The semiconductor substrate 400 can be, for example, a single crystal silicon substrate having n-type or p-type conductivity, or a compound semiconductor substrate (e.g., a GaAs substrate, an InP substrate, a GaN substrate, a SiC substrate, or a ZnSe substrate). FIG. 11 illustrates an example in which a single crystal silicon substrate having n-type conductivity is used.

The p-channel transistor 102 and the n-channel transistor 103 are electrically isolated by an element isolation insulating film 401. The element isolation insulating film 401 can be formed by a local oxidation of silicon (LOCOS) method, a trench isolation method, or the like.

In a region where the n-channel transistor 103 is formed, a p-well 402 is formed by selective introduction of an impurity element imparting p-type conductivity.

Specifically, the p-channel transistor 102 includes the semiconductor substrate 400, impurity regions 403 and 404 which are formed in the semiconductor substrate 400 and function as source and drain regions, a gate electrode 405, and a gate insulating film 406 sandwiched between the semiconductor substrate 400 and the gate electrode 405. The gate electrode 405 overlaps with a channel formation region formed between the impurity regions 403 and 404, with the gate insulating film 406 laid therebetween.

Specifically, the n-channel transistor 103 includes the semiconductor substrate 400, impurity regions 407 and 408 that are formed in the semiconductor substrate 400 and function as a source region and a drain region, the gate electrode 409, and the gate insulating film 406 provided between the semiconductor substrate 400 and the gate electrode 409. The gate electrode 409 overlaps with a channel formation region formed between the impurity regions 407 and 408 with the gate insulating film 406 laid between the gate electrode 409 and the channel formation region.

An insulating film 416 is formed over the p-channel transistor 102 and the n-channel transistor 103. Openings are formed to penetrate the insulating film 416, and a wiring 410, a wiring 411, a wiring 412, a wiring 413, a wiring 414, and a wiring 415 are formed in the openings to be in contact with the impurity region 403, the gate electrode 405, the impurity region 404, the impurity region 407, the gate electrode 409, and the impurity region 408, respectively.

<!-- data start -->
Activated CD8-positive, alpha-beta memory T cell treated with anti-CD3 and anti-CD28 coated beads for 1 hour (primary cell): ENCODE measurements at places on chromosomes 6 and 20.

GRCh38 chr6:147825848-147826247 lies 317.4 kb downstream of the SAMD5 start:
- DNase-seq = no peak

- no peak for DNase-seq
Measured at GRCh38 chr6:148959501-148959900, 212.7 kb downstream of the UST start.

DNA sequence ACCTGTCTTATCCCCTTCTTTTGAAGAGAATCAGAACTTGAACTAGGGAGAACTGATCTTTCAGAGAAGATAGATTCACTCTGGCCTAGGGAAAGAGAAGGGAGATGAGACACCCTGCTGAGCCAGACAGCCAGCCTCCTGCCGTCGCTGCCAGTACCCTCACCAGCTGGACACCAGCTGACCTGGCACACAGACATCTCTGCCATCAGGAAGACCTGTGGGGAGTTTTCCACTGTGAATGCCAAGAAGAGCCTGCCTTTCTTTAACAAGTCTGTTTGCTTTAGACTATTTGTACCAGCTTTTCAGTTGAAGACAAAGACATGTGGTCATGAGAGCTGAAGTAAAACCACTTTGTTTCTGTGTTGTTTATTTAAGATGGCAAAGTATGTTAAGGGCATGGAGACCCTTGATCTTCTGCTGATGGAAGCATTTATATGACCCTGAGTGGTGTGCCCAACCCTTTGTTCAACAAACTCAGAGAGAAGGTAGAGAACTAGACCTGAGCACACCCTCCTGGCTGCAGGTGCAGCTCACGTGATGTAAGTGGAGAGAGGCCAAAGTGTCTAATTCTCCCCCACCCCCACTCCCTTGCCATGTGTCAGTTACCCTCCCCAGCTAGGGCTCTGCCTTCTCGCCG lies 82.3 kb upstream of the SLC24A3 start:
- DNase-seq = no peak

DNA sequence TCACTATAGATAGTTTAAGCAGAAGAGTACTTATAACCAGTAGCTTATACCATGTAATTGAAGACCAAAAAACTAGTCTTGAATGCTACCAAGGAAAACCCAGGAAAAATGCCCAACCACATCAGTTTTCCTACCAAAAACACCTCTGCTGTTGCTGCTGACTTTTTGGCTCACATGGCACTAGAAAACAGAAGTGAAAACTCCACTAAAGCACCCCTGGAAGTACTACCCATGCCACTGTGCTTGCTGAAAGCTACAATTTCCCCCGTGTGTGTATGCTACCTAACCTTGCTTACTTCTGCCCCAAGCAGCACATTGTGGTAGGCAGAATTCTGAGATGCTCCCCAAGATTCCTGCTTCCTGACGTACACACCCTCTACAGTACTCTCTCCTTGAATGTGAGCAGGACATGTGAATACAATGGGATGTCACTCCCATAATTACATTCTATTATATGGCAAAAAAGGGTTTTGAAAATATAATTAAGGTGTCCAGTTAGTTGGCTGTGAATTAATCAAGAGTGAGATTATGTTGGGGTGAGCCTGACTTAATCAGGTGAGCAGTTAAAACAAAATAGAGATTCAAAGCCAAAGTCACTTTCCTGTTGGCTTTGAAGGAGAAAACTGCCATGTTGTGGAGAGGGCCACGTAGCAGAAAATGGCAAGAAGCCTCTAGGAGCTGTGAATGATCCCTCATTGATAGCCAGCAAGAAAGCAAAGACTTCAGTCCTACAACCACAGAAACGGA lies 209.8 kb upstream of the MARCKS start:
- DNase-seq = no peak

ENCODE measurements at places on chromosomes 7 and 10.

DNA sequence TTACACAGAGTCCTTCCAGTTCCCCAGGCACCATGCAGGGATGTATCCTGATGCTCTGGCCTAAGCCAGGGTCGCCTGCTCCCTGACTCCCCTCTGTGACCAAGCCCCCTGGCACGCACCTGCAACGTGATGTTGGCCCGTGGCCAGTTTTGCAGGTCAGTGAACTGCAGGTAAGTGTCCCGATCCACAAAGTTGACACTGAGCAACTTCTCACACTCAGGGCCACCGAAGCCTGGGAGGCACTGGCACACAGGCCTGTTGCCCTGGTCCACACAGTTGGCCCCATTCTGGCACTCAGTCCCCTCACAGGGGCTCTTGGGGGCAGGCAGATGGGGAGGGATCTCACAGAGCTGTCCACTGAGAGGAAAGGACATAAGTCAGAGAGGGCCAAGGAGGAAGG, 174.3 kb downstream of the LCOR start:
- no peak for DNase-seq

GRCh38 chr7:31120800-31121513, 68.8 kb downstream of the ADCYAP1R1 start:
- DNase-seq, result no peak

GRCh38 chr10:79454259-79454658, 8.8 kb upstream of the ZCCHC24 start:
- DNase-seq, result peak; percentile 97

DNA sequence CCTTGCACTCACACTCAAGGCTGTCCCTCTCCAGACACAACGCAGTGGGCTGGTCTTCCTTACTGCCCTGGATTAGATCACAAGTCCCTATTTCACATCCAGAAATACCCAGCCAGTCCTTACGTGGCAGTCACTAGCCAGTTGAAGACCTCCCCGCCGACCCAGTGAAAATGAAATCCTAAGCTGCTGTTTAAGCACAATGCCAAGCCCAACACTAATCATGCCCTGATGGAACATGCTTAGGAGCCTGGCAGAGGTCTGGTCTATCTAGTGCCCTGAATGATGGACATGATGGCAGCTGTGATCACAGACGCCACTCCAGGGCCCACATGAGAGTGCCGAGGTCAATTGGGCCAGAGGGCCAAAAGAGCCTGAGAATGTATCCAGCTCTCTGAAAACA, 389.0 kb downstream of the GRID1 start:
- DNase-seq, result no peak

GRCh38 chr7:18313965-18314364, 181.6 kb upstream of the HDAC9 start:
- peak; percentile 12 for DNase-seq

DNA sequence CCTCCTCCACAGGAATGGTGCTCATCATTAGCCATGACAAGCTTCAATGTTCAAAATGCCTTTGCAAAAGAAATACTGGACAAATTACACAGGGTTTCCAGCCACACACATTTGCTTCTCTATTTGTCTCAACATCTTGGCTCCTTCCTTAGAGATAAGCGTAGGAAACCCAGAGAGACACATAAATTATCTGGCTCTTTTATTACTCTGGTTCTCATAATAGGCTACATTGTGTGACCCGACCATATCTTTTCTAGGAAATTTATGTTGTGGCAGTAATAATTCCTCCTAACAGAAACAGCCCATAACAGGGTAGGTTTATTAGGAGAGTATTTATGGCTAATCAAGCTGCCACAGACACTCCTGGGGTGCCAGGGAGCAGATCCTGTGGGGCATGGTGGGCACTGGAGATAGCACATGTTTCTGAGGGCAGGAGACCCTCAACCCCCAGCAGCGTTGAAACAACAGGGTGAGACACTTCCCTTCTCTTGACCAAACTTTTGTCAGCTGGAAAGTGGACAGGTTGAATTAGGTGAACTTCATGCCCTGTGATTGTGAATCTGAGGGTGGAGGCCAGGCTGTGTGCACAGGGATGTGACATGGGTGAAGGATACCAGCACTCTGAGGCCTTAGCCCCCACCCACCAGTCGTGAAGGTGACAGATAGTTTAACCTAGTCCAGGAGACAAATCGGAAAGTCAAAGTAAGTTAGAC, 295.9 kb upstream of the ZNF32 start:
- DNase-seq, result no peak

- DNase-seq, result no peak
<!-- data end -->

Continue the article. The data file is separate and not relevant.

The wiring 410 is connected to a wiring 417 formed over the insulating film 416. The wiring 411 and the wiring 414 are connected to a wiring 418 formed over the insulating film 416. The wiring 412 and the wiring 413 are connected to a wiring 419 formed over the insulating film 416. The wiring 415 is connected to a wiring 420 formed over the insulating film 416.

An insulating film 421 is formed over the wirings 417 to 420. Openings are formed to penetrate the insulating film 421, and a wiring 422 and a wiring 423 which are connected to the wiring 420 and the wiring 418, respectively, are formed in the openings.

In FIG. 11, the transistor 104 t is formed over the insulating film 421.

The transistor 104 t includes, over the insulating film 421, a semiconductor film 430 containing an oxide semiconductor, conductive films 432 and 433 that are positioned over the semiconductor film 430 and function as a source electrode and a drain electrode, a gate insulating film 431 over the semiconductor film 430 and the conductive films 432 and 433, and a gate electrode 434 that overlaps with the semiconductor film 430 between the conductive films 432 and 433 with the gate insulating film 431 positioned between the gate electrode 434 and the semiconductor film 430.

The conductive film 433 is in contact with the wiring 422.

A conductive film 440 is provided over the insulating film 421 and is connected to the wiring 423.